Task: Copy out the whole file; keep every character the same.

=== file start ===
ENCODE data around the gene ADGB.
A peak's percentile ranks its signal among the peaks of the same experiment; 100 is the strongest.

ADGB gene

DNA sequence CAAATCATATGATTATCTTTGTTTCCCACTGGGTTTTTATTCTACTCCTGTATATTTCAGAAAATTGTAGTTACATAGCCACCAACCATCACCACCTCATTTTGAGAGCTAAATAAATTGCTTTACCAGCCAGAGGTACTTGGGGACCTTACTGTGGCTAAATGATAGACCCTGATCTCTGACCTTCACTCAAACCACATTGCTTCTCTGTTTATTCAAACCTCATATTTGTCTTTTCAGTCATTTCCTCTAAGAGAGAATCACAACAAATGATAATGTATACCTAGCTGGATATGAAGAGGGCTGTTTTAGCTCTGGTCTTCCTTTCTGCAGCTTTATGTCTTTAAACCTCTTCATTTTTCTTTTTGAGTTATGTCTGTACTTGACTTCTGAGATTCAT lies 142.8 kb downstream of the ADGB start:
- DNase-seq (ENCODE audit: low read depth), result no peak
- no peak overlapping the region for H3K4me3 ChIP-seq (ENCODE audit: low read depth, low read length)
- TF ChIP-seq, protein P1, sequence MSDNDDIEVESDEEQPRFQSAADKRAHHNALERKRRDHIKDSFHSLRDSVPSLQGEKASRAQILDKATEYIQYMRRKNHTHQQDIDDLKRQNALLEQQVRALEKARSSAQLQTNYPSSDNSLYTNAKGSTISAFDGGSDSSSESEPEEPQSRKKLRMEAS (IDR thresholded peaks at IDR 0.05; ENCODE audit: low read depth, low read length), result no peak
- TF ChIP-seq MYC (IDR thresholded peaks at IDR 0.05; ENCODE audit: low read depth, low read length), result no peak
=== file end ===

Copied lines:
ENCODE data around the gene ADGB.
A peak's percentile ranks its signal among the peaks of the same experiment; 100 is the strongest.

ADGB gene

DNA sequence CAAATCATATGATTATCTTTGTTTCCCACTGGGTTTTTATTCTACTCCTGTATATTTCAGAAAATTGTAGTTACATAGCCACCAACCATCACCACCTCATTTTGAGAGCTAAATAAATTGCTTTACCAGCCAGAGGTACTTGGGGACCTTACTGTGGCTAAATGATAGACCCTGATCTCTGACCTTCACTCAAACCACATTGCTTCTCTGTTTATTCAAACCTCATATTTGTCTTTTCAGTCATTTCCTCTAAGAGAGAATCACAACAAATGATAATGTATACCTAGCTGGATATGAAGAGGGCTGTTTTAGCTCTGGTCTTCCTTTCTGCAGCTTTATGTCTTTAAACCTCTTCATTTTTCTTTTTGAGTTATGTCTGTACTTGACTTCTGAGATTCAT lies 142.8 kb downstream of the ADGB start:
- DNase-seq (ENCODE audit: low read depth), result no peak
- no peak overlapping the region for H3K4me3 ChIP-seq (ENCODE audit: low read depth, low read length)
- TF ChIP-seq, protein P1, sequence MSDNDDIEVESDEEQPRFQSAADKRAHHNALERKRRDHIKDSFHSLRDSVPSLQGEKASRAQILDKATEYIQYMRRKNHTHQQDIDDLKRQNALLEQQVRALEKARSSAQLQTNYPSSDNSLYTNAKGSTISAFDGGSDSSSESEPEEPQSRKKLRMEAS (IDR thresholded peaks at IDR 0.05; ENCODE audit: low read depth, low read length), result no peak
- TF ChIP-seq MYC (IDR thresholded peaks at IDR 0.05; ENCODE audit: low read depth, low read length), result no peak